deny( any, //app/policy, //role/Everyone ) if AccountStatus="Disabled"
AccountStatus comes from an existing OES attribute retriever. Let's leave that as it is and go ahead and create a new attribute CachedAccountStatus. We'll write an OES Attribute Retriever that looks for any attribute that begins with the keyword Cached and just layer a cache on top of the existing attribute data.

To do that we import and implement the AttributeRetrieverV2 interface.

The two methods are getHandledAttributeNames() and getAttributeValue(). For the former we just return null so that we get called for every attribute and have an opportunity to resolve the data or pass. Here's what the code looks like:

public String[] getHandledAttributeNames() {
return null;

public Object getAttributeValue(String name,
RequestHandle requestHandle,
Subject subject,
Map roles,
Resource resource,
ContextHandler contextHandle) {

// Set default value
String attrValue = null;

if (name.startsWith("Cached")) {

LOGGER.debug("Request received for Cached attribute." );
LOGGER.debug("Requested attribute name '" + name + "'" );

// skip forward 6 characters to get the real attribute's name
String uncachedName = name.substring( 6 );

LOGGER.debug("Uncached attribute name '" + uncachedName + "'" );

try {
AttributeElement ae = requestHandle.getAttribute( uncachedName, false );

if ( null == ae )
LOGGER.error( "Failed to get attribute named '" + uncachedName + "'" );
else {
// this code only "does" Strings. Real code would need to be smarter
attrValue = (String)ae.getValue();

LOGGER.debug("Uncached attribute '" + uncachedName + "' => '" + attrValue + "'" );
catch ( Exception ex ){
LOGGER.error( "Exception caught getting attribute", ex );


return attrValue;
Then the only thing left is to wire in the actual caching. And Steve showed us how to do that on his blog. Basically add the necessary Coherence jars to your classpath and add a couple of -D options to the line that starts your VM up. Then tweak the code above so that the constructor connects to the cache:

private NamedCache myCache = null;
public MyAttributeRetriever() {

myCache = CacheFactory.getCache("oesattributecache");
And add a line to my code to try to get the data from the grid and another to insert the value into the cache if I find it.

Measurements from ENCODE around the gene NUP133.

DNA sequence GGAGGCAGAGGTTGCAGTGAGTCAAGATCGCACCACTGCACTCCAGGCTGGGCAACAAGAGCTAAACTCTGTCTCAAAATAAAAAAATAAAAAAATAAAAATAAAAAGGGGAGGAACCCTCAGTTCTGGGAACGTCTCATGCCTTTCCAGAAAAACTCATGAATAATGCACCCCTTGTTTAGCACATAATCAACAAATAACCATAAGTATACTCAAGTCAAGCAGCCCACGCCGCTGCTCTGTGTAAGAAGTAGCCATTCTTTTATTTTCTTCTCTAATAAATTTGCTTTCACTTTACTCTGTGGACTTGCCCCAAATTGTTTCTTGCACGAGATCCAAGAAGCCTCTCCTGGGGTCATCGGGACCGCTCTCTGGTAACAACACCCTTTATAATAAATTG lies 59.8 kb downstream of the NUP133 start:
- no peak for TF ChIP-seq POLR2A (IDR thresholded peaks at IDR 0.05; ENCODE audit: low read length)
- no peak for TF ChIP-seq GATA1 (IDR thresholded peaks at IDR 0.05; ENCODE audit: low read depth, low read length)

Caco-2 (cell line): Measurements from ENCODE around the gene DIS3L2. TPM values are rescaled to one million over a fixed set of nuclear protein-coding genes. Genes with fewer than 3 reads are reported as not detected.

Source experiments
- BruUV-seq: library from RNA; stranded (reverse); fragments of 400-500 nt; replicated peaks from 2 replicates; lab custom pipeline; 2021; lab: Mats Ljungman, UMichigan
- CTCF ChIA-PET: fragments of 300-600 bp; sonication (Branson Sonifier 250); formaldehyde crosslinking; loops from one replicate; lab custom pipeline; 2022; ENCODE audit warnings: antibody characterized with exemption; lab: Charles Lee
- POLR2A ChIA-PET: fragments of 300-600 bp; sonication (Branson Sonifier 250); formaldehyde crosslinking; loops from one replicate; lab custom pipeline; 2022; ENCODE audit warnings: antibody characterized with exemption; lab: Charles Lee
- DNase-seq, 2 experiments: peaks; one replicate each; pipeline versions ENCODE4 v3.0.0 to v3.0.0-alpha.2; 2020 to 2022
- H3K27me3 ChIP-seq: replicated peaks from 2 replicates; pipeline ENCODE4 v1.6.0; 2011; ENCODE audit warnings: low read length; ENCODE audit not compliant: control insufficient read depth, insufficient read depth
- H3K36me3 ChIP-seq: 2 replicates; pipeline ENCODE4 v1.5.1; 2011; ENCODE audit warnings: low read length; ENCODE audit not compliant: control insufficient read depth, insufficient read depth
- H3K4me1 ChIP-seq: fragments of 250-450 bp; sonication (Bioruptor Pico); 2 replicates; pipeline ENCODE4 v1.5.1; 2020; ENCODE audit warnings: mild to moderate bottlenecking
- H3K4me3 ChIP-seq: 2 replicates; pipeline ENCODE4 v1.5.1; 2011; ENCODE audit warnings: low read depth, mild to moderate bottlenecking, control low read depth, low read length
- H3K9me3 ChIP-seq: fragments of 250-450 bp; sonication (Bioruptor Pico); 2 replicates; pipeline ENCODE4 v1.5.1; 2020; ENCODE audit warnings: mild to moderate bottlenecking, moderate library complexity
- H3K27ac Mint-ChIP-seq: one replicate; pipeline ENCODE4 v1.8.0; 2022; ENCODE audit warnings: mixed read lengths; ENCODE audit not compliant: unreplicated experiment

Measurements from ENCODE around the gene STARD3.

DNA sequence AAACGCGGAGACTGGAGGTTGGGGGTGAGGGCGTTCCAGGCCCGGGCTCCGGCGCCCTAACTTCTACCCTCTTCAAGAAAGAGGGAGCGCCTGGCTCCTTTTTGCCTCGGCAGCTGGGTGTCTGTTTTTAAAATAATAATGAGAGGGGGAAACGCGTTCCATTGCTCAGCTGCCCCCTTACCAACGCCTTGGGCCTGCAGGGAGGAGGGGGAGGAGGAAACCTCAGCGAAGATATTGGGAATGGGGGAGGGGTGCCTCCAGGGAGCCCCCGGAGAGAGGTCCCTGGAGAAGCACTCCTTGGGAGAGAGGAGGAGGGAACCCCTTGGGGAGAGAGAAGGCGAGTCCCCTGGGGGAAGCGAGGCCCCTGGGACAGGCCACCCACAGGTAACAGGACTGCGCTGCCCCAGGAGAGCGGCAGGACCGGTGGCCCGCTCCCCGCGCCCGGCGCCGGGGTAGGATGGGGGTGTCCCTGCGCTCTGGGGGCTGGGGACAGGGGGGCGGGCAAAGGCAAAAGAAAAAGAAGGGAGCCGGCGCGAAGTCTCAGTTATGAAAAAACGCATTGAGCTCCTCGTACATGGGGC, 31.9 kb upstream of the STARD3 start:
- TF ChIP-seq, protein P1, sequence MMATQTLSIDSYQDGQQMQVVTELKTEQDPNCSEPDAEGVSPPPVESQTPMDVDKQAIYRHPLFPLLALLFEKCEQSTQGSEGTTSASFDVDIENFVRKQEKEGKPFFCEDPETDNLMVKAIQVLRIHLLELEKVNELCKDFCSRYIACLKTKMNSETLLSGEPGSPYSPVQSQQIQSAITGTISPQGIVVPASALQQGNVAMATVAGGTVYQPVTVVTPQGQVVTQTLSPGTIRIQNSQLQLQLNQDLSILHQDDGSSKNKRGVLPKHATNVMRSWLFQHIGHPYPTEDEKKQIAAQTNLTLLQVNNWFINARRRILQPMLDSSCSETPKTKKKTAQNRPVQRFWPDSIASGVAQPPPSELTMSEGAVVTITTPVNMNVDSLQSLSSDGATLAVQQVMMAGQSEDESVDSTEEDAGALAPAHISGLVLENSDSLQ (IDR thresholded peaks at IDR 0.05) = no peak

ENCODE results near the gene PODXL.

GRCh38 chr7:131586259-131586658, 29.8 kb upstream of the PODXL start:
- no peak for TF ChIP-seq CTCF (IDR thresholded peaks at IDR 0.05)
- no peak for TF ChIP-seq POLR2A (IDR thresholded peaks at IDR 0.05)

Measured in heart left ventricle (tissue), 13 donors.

I'll leave the copy/pasting to you. :-)

The only other bit we need to solve is how to remove the cached value when necessary. Basically you have the system that changes the value or the one that stores the value call the coherence API to remove the cached value or at least kick that process off. For example if you disable users through OIM you could have OIM treat the Coherence cache as a provisioned endpoint. Or you could use a database trigger. Or you could be listening for changes to your LDAP directory. Or any of an infinite number of other ways.

Let us know if you try this out on your own!


  1. How does this solve the problem? Coherence merely makes the cache "consistent" (quotes intentional) across the cluster. If your identity store where the attribute lives has been changed by another application such as a provisioning tool, Coherence won't be magically aware of it unless you implement a custom eviction policy that hooks into the guts of the identity store. (The provisioning tool could also flush the cache and/or evict cache items; again a custom task).

  2. I talked about that in the last graf - "The only other bit we need to solve is how to remove the cached value when necessary. Basically you have the system that changes the value or the one that stores the value call the coherence API to remove the cached value or at least kick that process off."

    So yes, you need to have something tell Coherence to toss the now invalid value from the cache.

    You might do it as part of an OIM workflow, or use a trigger in your database, or by monitoring LDAP changelogs. But that's just a wiring problem. ;-)